As far as the story is concerned, it is a natural follow-up to the previous episodes. “The Return of Harmony” was a narrative collapse, as I said in the article on it, but perhaps it would be best to examine what that means in this less gonzo essay. The term “narrative collapse” originates with professional overreactor Douglas Rushkoff, who uses it to describe what he sees as the modern state of living so much in the present that we can no longer handle linear stories and need constant interruptions and cutaways, as in Family Guy or reality shows. Because apparently we’re all just imagining the explosion of dramas with season-long linear arcs in the last few years?
Anyway, Philip Sandifer of TARDIS Eruditorum has rather cheekily repurposed the phrase into something actually useful, a new kind of conflict in a serial work that relies on the audience’s awareness both of the premise of the work and its artificiality. Generally speaking, conflict occurs in fiction when something threatens the well-being of the characters or interferes with their ability to accomplish their goals. Note that this conflict occurs entirely on the level of the story itself–it is a threat that originates within the world of the story, and all of its impacts are within the world of the story.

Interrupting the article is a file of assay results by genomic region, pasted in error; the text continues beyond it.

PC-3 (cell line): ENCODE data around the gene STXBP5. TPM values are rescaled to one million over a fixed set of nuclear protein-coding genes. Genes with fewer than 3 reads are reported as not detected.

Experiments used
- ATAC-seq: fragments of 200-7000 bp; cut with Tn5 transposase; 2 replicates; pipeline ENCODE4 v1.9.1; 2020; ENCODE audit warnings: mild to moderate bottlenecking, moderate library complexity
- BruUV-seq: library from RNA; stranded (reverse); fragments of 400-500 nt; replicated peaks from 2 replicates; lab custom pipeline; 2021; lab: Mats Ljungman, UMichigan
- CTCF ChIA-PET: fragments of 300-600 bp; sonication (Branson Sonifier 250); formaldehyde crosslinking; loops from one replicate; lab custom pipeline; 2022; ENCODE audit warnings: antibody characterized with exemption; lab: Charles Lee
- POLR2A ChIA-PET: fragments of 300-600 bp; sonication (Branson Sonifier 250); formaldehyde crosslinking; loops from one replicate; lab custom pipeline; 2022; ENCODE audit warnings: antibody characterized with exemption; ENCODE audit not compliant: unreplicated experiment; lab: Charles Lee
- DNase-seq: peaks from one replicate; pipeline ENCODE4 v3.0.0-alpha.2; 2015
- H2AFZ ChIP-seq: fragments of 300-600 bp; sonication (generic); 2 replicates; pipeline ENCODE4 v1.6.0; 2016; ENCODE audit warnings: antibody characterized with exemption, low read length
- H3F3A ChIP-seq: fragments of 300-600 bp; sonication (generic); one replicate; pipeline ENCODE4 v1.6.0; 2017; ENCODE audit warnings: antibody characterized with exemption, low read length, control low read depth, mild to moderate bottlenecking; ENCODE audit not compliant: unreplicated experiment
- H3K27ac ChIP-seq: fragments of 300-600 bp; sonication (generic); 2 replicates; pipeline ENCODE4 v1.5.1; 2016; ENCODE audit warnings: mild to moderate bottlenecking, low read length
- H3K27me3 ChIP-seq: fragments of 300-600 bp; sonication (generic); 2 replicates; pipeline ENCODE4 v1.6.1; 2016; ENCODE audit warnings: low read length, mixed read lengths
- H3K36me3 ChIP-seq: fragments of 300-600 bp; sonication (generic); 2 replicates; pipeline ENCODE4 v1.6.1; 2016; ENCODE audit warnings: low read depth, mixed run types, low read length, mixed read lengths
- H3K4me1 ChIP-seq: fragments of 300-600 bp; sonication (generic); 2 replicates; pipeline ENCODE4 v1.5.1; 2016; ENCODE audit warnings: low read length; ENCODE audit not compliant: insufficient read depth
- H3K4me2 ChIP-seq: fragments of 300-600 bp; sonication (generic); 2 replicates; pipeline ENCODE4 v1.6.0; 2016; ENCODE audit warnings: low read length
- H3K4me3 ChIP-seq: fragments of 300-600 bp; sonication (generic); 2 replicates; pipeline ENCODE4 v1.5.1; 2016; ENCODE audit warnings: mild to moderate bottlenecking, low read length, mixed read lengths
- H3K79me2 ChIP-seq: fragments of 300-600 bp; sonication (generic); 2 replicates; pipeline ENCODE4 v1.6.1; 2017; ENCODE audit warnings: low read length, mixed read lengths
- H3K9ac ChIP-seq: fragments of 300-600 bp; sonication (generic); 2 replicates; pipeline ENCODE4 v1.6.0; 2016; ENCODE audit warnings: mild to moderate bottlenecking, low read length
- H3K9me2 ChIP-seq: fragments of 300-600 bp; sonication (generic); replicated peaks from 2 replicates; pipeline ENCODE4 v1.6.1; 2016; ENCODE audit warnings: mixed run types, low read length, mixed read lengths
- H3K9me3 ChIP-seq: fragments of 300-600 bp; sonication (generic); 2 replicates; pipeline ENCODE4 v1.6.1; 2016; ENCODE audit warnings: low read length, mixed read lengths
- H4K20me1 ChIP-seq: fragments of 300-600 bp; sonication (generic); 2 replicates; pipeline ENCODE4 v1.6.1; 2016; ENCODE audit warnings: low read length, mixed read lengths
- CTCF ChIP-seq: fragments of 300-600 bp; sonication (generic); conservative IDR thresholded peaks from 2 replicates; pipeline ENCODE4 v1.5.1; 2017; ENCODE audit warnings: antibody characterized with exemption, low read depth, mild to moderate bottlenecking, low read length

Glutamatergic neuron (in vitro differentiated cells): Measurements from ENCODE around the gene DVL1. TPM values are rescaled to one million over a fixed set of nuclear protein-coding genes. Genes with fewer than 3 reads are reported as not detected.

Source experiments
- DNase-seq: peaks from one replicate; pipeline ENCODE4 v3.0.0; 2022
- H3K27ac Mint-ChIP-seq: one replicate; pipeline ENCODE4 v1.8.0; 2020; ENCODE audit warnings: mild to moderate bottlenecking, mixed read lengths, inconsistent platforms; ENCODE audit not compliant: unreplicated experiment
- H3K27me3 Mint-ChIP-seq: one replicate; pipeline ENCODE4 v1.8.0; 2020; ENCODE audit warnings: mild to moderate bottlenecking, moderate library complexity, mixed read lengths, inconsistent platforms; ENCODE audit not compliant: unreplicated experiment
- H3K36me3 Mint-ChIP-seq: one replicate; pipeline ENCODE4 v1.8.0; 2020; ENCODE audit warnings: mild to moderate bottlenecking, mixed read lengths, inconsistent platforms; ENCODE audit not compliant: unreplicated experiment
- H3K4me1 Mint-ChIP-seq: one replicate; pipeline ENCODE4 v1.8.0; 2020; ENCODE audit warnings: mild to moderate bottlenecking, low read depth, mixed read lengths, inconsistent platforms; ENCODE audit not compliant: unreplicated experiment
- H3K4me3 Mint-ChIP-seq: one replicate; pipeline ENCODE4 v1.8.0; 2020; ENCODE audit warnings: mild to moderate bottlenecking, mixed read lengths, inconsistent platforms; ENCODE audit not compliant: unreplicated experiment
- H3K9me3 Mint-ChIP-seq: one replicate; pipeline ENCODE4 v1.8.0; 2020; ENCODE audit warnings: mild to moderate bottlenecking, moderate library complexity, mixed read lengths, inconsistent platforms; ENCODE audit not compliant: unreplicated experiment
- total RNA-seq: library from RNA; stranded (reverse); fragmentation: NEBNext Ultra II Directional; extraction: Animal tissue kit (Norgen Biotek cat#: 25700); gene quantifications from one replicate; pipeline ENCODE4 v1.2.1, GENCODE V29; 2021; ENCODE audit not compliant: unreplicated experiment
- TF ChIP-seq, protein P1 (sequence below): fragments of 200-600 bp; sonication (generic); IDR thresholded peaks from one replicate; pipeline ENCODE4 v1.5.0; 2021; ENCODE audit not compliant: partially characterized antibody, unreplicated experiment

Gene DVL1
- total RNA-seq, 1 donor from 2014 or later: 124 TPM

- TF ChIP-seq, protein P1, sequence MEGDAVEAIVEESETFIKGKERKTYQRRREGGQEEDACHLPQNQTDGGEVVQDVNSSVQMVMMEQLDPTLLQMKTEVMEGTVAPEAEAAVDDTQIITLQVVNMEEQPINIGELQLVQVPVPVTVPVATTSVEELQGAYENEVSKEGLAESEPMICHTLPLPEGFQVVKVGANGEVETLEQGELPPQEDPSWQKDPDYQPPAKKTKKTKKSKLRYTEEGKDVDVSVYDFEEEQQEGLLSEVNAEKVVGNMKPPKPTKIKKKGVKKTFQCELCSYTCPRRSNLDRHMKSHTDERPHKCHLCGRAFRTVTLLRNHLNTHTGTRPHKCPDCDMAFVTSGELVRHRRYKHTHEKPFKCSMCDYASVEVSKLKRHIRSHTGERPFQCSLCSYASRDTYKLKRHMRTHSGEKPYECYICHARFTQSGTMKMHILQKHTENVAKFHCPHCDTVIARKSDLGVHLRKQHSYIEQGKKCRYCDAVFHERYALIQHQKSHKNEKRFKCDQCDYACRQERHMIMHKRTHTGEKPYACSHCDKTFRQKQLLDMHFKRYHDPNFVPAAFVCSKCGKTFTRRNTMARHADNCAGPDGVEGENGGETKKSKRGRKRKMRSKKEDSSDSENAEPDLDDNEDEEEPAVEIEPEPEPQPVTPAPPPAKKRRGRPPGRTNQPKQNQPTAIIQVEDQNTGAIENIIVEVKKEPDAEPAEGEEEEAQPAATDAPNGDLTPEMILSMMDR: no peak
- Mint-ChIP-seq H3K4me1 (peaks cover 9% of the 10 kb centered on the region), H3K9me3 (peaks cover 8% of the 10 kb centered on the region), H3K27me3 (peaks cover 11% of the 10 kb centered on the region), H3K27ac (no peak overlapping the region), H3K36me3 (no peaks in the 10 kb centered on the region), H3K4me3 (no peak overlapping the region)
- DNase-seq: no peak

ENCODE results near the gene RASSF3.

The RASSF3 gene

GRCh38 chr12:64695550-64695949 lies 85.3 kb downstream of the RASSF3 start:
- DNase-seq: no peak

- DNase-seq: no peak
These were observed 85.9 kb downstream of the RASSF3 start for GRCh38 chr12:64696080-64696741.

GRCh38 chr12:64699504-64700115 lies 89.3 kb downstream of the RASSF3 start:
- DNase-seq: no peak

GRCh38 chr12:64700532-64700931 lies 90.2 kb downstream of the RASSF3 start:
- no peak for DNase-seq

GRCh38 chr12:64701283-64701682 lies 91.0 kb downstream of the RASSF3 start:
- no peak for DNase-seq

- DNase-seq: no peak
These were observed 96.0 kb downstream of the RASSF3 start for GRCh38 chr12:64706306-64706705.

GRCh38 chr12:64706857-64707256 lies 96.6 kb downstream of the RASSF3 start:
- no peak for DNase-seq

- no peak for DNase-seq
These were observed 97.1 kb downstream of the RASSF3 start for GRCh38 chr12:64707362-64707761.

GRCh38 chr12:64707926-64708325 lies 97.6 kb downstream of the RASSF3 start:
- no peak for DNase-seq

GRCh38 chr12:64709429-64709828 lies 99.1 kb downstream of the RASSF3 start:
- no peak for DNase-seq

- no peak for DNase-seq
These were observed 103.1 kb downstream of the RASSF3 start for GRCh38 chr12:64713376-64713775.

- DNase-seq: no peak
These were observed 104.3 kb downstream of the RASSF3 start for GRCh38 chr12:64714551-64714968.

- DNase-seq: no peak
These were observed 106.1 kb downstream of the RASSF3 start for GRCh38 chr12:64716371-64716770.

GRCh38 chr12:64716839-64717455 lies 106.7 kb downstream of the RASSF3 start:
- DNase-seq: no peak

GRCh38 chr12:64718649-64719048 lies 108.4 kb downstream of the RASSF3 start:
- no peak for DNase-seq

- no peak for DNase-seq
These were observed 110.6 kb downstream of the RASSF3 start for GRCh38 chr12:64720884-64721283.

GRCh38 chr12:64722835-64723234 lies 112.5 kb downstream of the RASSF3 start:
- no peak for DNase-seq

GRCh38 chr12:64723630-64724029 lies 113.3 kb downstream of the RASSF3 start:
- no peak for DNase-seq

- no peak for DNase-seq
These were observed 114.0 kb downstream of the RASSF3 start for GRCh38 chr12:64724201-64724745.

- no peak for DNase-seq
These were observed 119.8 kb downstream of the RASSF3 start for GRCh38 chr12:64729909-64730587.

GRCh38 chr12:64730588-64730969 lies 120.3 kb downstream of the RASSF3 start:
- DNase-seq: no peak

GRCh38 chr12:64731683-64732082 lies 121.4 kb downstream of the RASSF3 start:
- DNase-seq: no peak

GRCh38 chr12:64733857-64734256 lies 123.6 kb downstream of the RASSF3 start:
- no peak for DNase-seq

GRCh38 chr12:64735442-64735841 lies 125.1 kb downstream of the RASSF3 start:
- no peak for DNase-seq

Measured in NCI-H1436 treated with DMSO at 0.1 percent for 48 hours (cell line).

Given an ongoing story in a serial format, such as a TV series, however, there is an option to do another kind of collapse once you’ve fully established the premise of the series and the kinds of stories it can tell: introduce a conflict that threatens not only the characters, but the show itself–a conflict that, if not resolved favorably, destroys the ability of the show to tell stories in the same way that, according to Rushkoff, the supposed overemphasis on the present destroys our ability as a culture to tell stories. For example, from the perspective of the characters, Discord is threatening because he can hurt them and prevent them from achieving their goals. However, from the perspective of the viewer, there is an additional and greater threat, that he will end the characters’ friendship and obviate the premise of the show.